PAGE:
A Romanian thief was working at the behest of national authorities when he stole construction equipment from Danish firms, a report in the trade journal Tidsskrift for Kriminalret has revealed.
According to the report, the man stole three construction machines from Scantruck in Skive in November 2013 and drove them to Romania where they were delivered to individuals described as being part of the Romanian mafia. A month later, the same man stole six telescopic loaders from the Ulfborg firm Nicolaisen & Larsen.
Nice! This is what we call entrapment, something that is illegal for most law enforcement agencies. But apparently not for the Romanian police!
Meanwhile the Romanian police issued this weakly-worded response (in Romanian) saying that they’ve done nothing wrong and that the case in question was a DIICOT sting and that the police always cooperate with the local authorities when operating outside of Romania.
In a case that had remained out of the public eye until the journal’s report, the Eastern High Court in 2013 ruled that Romanian police ordered thefts to the tune of four million kroner in an attempt to entrap Romanian criminal masterminds. Public prosecutor Jan Rechendorff told news agency Ritzau that it was “a very, very special case” because Danish authorities knew nothing about the plans of their Romanian counterparts, which are illegal under Danish law.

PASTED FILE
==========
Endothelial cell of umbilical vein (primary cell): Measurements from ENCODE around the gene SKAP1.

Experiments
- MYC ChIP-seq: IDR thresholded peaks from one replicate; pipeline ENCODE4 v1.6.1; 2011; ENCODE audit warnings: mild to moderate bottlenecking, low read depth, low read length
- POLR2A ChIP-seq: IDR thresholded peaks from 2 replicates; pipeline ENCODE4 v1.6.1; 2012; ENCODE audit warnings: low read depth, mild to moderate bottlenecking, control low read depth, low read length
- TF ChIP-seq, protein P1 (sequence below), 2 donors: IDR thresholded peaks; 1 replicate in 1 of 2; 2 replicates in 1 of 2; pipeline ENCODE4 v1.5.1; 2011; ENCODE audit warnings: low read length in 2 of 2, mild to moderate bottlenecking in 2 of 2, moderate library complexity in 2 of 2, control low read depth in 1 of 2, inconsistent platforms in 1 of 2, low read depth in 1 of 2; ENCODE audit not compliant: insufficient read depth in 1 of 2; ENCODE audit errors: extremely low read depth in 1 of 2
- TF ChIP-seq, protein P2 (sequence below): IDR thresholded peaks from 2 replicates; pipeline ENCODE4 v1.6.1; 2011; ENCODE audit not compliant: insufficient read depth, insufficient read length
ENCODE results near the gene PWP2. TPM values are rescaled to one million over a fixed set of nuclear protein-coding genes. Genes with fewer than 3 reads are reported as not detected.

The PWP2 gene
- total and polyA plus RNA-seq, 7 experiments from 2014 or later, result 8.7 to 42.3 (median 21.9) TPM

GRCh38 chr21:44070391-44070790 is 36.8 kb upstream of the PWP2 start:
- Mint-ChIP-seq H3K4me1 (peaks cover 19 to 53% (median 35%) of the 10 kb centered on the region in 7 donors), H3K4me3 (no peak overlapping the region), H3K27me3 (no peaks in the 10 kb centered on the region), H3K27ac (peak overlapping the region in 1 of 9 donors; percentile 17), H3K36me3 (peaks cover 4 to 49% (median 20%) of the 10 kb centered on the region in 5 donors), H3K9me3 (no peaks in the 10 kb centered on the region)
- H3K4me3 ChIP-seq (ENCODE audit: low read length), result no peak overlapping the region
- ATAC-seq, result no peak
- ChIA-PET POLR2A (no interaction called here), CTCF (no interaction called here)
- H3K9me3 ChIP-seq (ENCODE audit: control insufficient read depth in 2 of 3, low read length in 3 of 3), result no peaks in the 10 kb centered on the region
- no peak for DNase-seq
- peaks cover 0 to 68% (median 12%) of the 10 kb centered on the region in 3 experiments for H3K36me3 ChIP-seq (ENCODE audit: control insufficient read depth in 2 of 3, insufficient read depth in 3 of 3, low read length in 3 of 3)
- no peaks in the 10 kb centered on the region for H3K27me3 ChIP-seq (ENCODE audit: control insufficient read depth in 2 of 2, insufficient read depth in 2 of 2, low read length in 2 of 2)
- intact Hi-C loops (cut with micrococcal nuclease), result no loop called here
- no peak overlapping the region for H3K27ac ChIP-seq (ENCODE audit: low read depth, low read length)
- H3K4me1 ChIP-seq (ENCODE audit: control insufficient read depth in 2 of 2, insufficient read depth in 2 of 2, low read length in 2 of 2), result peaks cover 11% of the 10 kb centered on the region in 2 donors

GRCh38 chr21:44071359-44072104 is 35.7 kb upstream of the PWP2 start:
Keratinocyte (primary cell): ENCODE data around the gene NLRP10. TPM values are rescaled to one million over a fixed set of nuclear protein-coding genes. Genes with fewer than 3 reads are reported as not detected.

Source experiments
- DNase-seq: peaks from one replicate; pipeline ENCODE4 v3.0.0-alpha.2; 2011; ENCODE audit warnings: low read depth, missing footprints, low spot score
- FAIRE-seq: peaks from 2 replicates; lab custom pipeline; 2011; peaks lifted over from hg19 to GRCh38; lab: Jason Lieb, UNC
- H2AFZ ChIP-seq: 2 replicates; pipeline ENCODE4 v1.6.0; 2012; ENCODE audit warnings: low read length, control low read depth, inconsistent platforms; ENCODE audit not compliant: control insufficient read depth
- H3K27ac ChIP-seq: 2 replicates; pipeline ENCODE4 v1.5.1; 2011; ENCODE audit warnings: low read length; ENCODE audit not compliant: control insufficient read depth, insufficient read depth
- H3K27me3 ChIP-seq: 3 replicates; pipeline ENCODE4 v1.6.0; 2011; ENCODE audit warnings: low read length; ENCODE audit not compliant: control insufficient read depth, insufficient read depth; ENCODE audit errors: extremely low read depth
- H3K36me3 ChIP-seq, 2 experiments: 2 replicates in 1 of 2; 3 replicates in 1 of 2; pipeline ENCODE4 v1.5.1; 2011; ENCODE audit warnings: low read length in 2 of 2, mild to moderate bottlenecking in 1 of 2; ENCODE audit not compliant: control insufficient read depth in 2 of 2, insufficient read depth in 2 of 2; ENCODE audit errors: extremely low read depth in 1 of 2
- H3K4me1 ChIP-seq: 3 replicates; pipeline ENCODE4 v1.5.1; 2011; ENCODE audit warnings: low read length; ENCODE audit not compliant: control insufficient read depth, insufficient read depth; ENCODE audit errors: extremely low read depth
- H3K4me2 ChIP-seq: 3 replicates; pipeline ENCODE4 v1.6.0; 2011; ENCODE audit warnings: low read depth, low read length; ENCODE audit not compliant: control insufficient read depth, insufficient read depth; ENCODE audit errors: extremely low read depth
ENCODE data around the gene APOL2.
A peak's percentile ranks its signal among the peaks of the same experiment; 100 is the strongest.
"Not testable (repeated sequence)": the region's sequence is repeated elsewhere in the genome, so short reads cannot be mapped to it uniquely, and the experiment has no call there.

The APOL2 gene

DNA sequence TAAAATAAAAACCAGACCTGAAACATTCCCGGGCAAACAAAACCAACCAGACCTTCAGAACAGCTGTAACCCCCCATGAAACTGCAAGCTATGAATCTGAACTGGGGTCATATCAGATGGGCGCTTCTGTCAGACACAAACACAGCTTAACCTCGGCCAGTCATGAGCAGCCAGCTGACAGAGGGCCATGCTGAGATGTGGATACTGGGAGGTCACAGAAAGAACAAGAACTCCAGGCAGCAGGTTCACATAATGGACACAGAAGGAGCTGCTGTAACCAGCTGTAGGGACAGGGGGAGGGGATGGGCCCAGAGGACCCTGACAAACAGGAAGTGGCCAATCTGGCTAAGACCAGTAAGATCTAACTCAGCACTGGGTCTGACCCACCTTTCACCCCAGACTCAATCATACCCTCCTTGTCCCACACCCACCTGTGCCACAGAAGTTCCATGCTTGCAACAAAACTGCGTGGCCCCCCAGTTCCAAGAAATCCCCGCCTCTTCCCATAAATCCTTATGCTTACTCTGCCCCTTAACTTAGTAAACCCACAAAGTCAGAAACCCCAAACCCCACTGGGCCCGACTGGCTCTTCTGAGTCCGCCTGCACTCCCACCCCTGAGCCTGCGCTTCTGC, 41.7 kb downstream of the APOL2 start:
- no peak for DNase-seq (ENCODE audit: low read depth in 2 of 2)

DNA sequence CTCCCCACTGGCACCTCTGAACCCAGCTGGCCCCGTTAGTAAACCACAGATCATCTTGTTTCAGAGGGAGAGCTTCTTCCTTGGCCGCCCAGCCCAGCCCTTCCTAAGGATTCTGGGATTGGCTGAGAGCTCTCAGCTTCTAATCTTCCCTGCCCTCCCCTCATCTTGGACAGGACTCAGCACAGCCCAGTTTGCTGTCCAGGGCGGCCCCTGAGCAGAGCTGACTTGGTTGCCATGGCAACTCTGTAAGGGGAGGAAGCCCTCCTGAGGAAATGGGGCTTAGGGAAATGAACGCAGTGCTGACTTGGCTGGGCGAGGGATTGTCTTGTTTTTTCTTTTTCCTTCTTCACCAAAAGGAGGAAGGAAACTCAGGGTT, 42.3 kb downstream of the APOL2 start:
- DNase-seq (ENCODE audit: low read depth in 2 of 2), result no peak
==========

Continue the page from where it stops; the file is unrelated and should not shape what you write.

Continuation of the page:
Meanwhile, despite the fact that this sting happened in 2013, there’s not a single announcement anywhere on DIICOT’s website about arresting anyone for anything related to stealing heavy equipment in Denmark. But what can you expect from these clowns when they treat the Danish police like shit:
The report said that Danish authorities have long since asked the Romanian police to return the stolen equipment but have received no response to their request.
Obviously, someone somewhere in Romania is enjoying their nine expensive pieces of stolen construction equipment, a crime for which no one has literally ever had to pay (or answer) for.